As train travel becomes more and more popular in view of its relatively low environmental impact, we’ve investigated some of the main barriers preventing European citizens from taking the train more often. We mapped all active passenger stations in 16 EU member states and crossed those data with the population grid, to get a fine-grained picture of the reachability of train stations across the different European regions. This work was complemented by on-field reporting and national in-depth analyses, contributing to the collaborative and transnational character of the investigation, which is available in 11 languages.
The project was published right before Christmas 2019, so it hasn’t been circulating for a long time – it is meant to focus on long-lasting trends and to exert an impact over time, as it circulates more and more in its different linguistic versions. This is typical of the projects of the European Data Journalism Network, which doesn’t have a large audience of its own but relies extensively on the involvement of its member organizations, building upon and disseminating the network’s investigations to their own public. Early feedback by readers and partners was encouraging however, and more stories based on the collected data are going to be published in the coming weeks.
In order to immerse and engage the audience in the navigation, we focused on the relation between the topic of the investigation, typography, and the visualizations. Indeed, the whole visual relies on the concept of travel: a metaphorical line that connects two distant points, echoing train travel between two stations. This was the starting point for the design, which relied heavily on a semantic approach: visuals behave as the meaning they drive. Not only visuals: typography was also specifically designed in connection with the topic, as some letters were deliberately stretched in order to convey the concept of distance.
In terms of technology, we used d3.js to develop dynamic visualizations that animate when the reader scrolls. We implemented a serpentine chart for d3, which wasn’t existing before – especially to express distances. We were inspired by the early serpentine-based timelines for “How Long Do Animals Live?” designed by Otto and Marie Neurath in 1939. The challenge was to adapt a chart initially designed to represent time spans to a chart representing distances. More specifically, we had to calculate and correct the distortion caused by the different radiuses in the curve of the serpentines, so to let the chart represent the data correctly.
What was the hardest part of this project?
Coordination was the hardest part of the project, as a dozen of different partners based in different European countries were asked to contribute to it. This was the second large collaborative investigation run by the European Data Journalism Network, so we couldn’t count on well-established workflows. Network members were asked to contribute to the data collection/analysis by checking or integrating collected national data, while the following phases were managed by Journalism++ (in charge of data research and of the text for the main article), Sheldon.studio (in charge of the design of the main article), and OBC Transeuropa, which provided overall editorial coordination and took care of the impact and dissemination strategy.
Collaborative transnational data-driven projects can bring a lot of added value, as a single media organization would hardly be able to collect and master such an amount of information and to navigate through national specificities. Yet large collaborative investigations are very challenging in terms of coordination and management, as news organisations have different skills but are not used to working together, and they often have different expectations and standards. It was not trivial to come out with a product that would meet the demands of the network members, be in line with the budget and standards of EDJNet, and work reasonably well across borders – as we were presenting the same main story to a Swede, a Greek, or a Hungarian, coming entirely in his or her own language.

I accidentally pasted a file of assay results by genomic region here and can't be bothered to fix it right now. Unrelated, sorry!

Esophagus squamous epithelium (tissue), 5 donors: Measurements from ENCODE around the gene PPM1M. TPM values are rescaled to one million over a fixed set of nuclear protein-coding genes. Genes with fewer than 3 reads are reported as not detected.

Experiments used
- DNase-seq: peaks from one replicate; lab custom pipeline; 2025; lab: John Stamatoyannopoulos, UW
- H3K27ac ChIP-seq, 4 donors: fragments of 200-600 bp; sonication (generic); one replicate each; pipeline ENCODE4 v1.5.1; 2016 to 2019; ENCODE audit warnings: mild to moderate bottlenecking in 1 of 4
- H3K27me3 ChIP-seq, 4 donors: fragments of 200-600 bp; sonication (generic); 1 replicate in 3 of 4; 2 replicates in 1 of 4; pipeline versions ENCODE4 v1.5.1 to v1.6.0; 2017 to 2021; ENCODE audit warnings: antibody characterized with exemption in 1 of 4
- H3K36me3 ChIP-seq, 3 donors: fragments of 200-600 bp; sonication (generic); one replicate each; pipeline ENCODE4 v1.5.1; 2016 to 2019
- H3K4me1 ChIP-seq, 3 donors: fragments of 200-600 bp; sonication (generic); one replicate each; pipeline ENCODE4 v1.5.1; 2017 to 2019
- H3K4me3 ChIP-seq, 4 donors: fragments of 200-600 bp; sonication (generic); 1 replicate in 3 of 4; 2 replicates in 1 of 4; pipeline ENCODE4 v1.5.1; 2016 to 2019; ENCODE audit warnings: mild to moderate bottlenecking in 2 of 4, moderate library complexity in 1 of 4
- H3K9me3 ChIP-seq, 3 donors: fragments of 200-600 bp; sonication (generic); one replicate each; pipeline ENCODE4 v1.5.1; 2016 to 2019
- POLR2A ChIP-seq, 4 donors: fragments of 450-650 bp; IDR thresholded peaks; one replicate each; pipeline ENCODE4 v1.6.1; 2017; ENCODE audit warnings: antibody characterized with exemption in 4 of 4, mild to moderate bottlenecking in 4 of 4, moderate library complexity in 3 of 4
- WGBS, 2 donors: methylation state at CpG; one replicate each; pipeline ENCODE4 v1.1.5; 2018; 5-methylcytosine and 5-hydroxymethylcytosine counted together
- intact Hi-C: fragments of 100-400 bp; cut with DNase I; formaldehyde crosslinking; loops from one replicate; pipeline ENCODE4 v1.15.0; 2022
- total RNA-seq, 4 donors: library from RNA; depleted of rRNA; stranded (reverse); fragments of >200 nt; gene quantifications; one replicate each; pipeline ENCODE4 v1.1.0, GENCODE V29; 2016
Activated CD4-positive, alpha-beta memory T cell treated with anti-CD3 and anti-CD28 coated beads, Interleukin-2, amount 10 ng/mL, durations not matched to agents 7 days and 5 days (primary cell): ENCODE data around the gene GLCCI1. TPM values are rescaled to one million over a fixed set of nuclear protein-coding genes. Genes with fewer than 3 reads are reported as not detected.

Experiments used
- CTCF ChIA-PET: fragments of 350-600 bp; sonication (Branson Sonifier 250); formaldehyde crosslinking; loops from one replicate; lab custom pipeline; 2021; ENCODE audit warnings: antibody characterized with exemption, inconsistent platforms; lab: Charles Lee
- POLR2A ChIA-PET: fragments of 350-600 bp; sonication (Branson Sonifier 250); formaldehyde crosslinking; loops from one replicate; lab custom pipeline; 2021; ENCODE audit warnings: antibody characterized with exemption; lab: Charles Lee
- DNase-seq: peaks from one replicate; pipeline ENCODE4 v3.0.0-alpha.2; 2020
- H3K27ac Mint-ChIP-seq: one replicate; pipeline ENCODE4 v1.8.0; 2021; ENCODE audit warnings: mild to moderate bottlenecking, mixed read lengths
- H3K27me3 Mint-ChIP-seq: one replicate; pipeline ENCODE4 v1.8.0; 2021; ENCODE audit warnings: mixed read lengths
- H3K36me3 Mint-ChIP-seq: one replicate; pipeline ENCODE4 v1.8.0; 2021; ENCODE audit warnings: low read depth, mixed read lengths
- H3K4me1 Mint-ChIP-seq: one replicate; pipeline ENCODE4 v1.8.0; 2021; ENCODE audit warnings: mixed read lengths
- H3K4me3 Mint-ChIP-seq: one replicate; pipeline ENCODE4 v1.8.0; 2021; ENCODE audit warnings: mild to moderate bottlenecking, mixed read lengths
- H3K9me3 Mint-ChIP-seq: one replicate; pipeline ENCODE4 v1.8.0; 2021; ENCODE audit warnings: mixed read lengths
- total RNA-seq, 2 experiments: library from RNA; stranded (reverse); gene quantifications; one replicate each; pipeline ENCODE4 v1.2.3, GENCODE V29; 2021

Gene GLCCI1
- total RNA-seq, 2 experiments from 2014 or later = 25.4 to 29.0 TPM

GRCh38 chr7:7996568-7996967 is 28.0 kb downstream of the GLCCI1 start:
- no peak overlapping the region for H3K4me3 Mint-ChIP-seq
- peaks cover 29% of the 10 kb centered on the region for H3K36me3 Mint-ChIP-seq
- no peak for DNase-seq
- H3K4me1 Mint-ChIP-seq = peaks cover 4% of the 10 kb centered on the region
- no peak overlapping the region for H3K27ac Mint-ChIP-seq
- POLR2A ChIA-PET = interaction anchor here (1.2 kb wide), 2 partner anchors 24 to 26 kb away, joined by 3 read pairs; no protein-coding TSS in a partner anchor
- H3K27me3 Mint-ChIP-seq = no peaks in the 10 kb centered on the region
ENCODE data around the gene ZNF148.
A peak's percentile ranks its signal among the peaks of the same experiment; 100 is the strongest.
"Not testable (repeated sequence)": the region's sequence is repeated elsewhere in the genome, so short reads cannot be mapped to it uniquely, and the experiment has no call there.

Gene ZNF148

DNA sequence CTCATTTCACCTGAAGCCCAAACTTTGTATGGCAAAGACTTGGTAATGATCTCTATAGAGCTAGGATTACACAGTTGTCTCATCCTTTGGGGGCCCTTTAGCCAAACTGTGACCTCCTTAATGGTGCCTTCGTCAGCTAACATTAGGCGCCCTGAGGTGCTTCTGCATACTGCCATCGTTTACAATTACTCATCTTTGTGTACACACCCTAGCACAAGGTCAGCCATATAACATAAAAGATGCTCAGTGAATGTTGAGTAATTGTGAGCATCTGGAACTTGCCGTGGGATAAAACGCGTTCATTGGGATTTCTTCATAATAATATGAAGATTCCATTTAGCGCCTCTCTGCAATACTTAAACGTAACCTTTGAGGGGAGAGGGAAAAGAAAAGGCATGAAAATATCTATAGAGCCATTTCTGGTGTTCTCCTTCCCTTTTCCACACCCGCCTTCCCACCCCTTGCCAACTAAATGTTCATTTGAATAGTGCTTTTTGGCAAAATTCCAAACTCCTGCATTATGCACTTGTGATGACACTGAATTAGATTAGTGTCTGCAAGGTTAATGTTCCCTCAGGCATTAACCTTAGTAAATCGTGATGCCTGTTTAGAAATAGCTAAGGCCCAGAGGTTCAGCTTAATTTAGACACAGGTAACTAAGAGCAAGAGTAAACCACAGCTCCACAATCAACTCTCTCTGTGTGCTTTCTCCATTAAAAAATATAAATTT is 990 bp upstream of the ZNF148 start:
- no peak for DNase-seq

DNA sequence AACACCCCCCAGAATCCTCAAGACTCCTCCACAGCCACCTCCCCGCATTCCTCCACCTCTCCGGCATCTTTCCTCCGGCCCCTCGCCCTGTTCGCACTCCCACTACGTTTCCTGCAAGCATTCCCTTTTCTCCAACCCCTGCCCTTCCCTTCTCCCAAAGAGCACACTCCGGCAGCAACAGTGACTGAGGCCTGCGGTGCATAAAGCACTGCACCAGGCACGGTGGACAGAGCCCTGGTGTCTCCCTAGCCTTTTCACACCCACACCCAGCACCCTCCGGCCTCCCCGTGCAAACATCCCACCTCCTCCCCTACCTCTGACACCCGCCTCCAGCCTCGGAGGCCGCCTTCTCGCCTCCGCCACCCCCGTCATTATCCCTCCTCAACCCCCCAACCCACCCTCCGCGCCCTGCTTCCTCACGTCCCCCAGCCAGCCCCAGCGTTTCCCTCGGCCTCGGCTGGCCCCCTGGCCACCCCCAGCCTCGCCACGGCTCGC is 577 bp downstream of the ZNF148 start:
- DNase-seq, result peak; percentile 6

What can others learn from this project?
In the last years, only a few projects connected data visualizations with typography. In particular, it was rare for typography to be specifically designed or chosen in connection with the topic of a given data-driven story. For this reason, we believe that our project contributes to innovation in data and visual journalism projects, by feeding the debate on design and highlighting the immersive potential of apparently simple techniques.
The other feature of the project we are particularly proud of is its truly transnational character, which makes an ambitious work of data journalism directly accessible to a variety of audiences, including those based in European countries where data journalism is still not strong. It is possible – and valuable – to develop a data-driven project in several languages, but this requires effective workflows and the early adoption of a multilingual and multi-country perspective starting from the stage of the investigation’s design.
However, country comparisons may tell little of actual relevance to a given reader and to his or her daily experience: that is why we chose to include 16 different countries on one hand, but to go deep down to the local level on the other hand. In this way, we provided readers with a story that offers them both the large European picture and fine-grained data linked to their own everyday reality. Regional specificities and similarities across borders come out more clearly in this way, and it becomes easier for both national and local media across Europe to build their own stories out of data collected by the European Data Journalism Network.